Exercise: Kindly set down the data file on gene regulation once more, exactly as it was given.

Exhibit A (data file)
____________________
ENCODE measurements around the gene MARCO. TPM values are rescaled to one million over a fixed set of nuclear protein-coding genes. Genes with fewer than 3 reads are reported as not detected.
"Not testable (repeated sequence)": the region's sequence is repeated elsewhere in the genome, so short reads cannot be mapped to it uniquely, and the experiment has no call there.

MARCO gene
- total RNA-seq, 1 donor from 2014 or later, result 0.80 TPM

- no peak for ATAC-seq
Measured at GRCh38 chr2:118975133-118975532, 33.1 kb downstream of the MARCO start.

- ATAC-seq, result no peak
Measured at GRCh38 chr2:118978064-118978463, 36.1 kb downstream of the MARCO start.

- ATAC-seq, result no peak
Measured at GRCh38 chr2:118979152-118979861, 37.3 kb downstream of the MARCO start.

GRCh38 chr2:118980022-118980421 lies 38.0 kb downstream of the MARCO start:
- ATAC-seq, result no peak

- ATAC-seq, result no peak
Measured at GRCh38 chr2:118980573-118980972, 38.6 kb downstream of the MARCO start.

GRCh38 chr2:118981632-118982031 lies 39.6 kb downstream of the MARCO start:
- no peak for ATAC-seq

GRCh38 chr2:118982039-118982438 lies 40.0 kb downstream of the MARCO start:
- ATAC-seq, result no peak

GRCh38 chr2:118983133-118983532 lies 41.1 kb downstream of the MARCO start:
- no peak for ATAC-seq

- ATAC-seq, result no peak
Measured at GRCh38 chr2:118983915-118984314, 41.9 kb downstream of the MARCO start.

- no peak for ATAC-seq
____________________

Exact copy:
ENCODE measurements around the gene MARCO. TPM values are rescaled to one million over a fixed set of nuclear protein-coding genes. Genes with fewer than 3 reads are reported as not detected.
"Not testable (repeated sequence)": the region's sequence is repeated elsewhere in the genome, so short reads cannot be mapped to it uniquely, and the experiment has no call there.

MARCO gene
- total RNA-seq, 1 donor from 2014 or later, result 0.80 TPM

- no peak for ATAC-seq
Measured at GRCh38 chr2:118975133-118975532, 33.1 kb downstream of the MARCO start.

- ATAC-seq, result no peak
Measured at GRCh38 chr2:118978064-118978463, 36.1 kb downstream of the MARCO start.

- ATAC-seq, result no peak
Measured at GRCh38 chr2:118979152-118979861, 37.3 kb downstream of the MARCO start.

GRCh38 chr2:118980022-118980421 lies 38.0 kb downstream of the MARCO start:
- ATAC-seq, result no peak

- ATAC-seq, result no peak
Measured at GRCh38 chr2:118980573-118980972, 38.6 kb downstream of the MARCO start.

GRCh38 chr2:118981632-118982031 lies 39.6 kb downstream of the MARCO start:
- no peak for ATAC-seq

GRCh38 chr2:118982039-118982438 lies 40.0 kb downstream of the MARCO start:
- ATAC-seq, result no peak

GRCh38 chr2:118983133-118983532 lies 41.1 kb downstream of the MARCO start:
- no peak for ATAC-seq

- ATAC-seq, result no peak
Measured at GRCh38 chr2:118983915-118984314, 41.9 kb downstream of the MARCO start.

- no peak for ATAC-seq